Sanibel ? what is that ? A beach in Florida ? Florida ? you say? Isnt Florida is all about Disneyworld ? Yes it is. Then why we should go to Sanibel ?
Minutes later, we were looking for hotels in Sanibel !
I have seen beautiful picturesque beaches before, beaches where you will want to spend the rest of your lives lying on that crystal white sandy coast, but I have never seen a beach full of shells ! Live shells too !
To be honest I have never heard of anything called Sanibel before. Well, then many things in life happens in an uneventful way. A quick glance at this LIFE magazine from TIME and Sanibel quietly slips into our “must visit” destination list.
Few unusual set of geomorphological events bliss the island with the riches of seashells, making it best in the world for shelling. Beautiful seashells in all sort of imaginable colors accumulates here in abundance much to the delight of shell lovers and beachcombers from around the world makes a yearly pilgrimage to Sanibel. To admire the beauty of not-so-perfect shells, a tiny pastel colored bivalve, orange lipped tiny broken shell with eroded interiors, those rare coquinas or just to take home the best souvenirs from the sea, gifts from the ocean and few memories.
Unfortunately it was an overcast day, and it was beyond the scope of my camera to get few good pictures . So don’t go by my pictures, I am posting the photo from the magazine as well to entice you ! I do enjoy photography but at Sanibel I was torn between photography and shelling, I was more keen to collect those treasures lying openly on the beaches. For a change I didn’t enjoy photography there. I was more interested to fill my little plastic bag.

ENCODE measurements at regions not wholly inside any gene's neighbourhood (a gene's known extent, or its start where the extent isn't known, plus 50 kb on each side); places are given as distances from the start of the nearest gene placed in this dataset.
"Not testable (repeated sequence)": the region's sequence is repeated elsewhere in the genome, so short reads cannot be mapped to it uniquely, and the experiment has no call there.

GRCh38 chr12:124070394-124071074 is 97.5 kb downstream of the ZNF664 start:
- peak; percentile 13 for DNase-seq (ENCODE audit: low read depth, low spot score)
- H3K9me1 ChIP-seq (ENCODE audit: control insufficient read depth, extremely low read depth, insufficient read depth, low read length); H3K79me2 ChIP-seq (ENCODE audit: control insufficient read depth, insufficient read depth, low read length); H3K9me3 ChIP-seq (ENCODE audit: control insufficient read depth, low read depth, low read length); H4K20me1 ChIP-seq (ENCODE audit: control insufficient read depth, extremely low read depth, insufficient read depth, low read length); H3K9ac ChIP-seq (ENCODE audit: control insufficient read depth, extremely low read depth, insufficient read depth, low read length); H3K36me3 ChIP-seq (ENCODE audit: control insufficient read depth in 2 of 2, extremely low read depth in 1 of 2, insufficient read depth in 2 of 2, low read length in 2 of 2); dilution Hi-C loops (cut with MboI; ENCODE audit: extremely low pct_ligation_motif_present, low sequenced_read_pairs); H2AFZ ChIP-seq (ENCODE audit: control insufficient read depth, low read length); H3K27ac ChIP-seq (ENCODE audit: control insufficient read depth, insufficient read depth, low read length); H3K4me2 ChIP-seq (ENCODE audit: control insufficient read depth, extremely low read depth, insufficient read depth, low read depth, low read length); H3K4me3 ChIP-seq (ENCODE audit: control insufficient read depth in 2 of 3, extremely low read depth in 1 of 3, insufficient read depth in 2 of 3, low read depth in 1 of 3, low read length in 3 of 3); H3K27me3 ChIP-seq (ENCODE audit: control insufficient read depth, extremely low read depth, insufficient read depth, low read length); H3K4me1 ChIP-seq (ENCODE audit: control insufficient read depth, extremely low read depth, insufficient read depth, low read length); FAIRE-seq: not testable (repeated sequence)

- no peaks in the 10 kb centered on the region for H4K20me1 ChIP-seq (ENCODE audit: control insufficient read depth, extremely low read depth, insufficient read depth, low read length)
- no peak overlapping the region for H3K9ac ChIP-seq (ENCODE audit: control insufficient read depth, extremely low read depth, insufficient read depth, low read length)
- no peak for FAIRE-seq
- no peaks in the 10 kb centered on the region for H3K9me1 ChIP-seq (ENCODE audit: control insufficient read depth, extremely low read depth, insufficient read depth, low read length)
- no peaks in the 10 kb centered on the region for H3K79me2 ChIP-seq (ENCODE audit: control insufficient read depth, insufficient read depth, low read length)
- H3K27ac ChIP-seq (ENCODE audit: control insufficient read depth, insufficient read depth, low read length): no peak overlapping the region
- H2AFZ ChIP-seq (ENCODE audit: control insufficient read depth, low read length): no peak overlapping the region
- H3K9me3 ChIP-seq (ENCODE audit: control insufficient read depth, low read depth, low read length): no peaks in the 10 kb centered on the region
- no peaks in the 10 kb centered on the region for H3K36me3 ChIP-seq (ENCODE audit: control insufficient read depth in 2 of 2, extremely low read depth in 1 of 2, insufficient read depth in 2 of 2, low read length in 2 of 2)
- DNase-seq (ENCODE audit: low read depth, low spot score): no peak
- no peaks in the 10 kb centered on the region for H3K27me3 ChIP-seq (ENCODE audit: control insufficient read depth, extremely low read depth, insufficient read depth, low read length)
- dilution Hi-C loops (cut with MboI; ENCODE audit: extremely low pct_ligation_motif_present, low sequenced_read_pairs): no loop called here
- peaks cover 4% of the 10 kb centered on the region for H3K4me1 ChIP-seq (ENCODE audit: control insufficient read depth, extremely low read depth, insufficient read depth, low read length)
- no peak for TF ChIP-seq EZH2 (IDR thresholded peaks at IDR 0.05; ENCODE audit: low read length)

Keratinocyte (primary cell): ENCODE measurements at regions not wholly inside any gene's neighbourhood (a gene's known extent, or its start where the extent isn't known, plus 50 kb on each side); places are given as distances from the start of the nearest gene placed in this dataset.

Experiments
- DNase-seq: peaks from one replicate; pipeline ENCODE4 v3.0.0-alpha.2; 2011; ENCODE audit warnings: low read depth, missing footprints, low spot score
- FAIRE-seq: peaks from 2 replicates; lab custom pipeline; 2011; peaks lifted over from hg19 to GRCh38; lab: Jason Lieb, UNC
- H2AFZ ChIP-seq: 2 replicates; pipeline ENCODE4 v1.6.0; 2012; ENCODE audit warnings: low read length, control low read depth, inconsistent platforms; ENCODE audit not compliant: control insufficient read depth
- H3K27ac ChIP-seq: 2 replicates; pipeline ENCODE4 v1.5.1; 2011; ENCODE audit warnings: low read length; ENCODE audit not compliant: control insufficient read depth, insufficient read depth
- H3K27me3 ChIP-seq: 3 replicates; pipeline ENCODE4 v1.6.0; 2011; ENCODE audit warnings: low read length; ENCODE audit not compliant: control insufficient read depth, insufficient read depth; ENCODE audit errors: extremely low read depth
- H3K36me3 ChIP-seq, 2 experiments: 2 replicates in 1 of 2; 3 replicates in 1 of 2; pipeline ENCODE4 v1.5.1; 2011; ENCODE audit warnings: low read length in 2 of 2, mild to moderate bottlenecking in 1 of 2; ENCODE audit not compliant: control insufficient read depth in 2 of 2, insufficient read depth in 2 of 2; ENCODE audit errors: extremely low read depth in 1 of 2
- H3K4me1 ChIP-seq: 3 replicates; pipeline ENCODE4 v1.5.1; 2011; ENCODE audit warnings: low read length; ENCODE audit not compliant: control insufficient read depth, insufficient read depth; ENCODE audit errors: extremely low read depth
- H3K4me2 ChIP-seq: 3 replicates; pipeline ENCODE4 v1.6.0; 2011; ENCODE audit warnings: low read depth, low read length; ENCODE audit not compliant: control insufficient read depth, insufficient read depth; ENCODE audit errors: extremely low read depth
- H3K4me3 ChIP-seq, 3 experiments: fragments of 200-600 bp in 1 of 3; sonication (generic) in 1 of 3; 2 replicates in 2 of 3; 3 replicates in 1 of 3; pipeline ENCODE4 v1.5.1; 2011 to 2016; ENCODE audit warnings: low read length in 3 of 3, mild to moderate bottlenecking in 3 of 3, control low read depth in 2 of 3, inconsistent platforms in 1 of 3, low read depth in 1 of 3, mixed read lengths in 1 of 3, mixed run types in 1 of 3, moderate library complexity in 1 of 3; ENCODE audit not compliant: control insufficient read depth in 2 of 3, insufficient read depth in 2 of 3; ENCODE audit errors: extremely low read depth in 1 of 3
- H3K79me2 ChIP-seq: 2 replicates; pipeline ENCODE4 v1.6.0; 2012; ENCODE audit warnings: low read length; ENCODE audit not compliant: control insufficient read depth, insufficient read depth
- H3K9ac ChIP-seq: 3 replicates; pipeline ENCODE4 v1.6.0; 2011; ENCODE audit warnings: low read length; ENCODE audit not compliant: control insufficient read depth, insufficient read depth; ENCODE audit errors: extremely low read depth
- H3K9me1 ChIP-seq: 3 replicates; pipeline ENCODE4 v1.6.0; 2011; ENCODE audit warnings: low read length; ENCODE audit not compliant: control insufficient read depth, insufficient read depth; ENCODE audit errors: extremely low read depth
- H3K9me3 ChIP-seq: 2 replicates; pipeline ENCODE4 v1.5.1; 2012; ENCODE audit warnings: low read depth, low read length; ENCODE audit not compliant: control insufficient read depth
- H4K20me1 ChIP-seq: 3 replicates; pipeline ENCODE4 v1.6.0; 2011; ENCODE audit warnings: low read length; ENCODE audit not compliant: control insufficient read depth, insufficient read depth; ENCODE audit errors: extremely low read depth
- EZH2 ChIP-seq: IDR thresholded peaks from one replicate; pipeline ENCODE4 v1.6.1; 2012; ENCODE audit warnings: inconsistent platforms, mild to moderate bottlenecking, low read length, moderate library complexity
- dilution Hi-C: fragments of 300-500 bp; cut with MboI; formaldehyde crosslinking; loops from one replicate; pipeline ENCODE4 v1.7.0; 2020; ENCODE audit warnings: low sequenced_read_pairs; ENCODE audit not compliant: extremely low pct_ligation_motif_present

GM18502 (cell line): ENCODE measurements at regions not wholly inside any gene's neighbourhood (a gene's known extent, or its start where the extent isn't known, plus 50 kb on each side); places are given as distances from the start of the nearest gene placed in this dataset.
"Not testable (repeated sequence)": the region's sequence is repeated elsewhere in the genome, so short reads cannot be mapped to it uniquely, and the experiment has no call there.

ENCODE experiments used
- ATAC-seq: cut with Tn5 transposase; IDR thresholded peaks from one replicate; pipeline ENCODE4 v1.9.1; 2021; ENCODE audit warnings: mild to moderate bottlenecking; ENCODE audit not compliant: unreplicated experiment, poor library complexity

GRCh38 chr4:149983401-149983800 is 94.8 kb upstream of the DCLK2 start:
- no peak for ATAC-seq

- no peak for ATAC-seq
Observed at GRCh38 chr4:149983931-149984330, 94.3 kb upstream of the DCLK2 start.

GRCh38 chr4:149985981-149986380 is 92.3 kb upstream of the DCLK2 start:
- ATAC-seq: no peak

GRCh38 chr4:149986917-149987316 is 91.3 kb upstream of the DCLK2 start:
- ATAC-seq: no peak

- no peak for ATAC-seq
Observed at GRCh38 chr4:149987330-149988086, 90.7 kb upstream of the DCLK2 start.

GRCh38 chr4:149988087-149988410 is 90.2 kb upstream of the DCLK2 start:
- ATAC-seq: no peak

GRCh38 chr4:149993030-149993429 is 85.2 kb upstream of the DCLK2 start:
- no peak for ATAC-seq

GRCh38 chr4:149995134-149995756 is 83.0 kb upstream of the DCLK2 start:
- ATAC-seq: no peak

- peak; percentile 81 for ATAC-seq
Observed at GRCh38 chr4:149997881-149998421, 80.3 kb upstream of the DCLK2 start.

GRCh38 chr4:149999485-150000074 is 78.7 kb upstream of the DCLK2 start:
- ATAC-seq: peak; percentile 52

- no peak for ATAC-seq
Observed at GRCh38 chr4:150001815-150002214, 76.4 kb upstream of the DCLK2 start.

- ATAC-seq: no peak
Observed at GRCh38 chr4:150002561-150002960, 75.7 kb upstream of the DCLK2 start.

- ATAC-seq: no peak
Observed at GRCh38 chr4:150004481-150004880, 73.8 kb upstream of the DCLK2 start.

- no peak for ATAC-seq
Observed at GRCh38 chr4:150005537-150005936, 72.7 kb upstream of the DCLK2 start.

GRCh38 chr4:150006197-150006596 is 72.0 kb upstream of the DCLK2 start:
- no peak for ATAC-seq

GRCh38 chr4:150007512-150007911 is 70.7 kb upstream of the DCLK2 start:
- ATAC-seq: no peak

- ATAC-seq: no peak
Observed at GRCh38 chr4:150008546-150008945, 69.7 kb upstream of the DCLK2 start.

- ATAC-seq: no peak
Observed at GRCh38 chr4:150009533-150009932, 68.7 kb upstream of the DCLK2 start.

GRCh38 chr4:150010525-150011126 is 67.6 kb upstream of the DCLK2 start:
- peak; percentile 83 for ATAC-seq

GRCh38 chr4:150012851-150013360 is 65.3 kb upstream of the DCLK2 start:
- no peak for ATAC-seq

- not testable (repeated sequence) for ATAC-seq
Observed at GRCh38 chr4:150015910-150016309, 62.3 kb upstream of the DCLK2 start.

A day spent in Sanibel or even few hours on the beach is worth every bit of travelling few extra miles down south of Florida to Fort Myers, the nearest city to Sanibel with plenty of options to dine and stay. However, Sanibel too had some lovely restaurants lined up on its palm-tree dotted Periwrinkle way. It also houses a museum to showcase the greatest treasure of Sanibel. I was charmed by its artistic and rare collections. Do not miss it !
Fort Myer on the west coast of Florida serves two purposes for the tourist – one access to the beautiful beaches of Sanibel on the gulf and other as a gateway to the wilderness of Southern Florida – called Everglades, the river of grass, originated from the native American word “pa-hay-okee” meaning grassy waters.
Everglades are part of tropical wetlands, the sawgrass marshes represents a complex ecosystem that includes cypress swamps, estuarine mangroves, hardwood hammocks and the marine environment of Florida Bay. This ecosystem also supports large number of birds, alligators and that elusive panther.
We started our trip with the Gulf Coast boat tour (a 2 hour tour) to mangroves and ten thousand island. You will see few birds, dolphins and sea manatee (which is actually rare). If you have not been to mangroves before, then you will not be disappointed. Apart from a dolphin, and couple of blue herons, we also spotted few pink pelicans relaxing on a sand bar.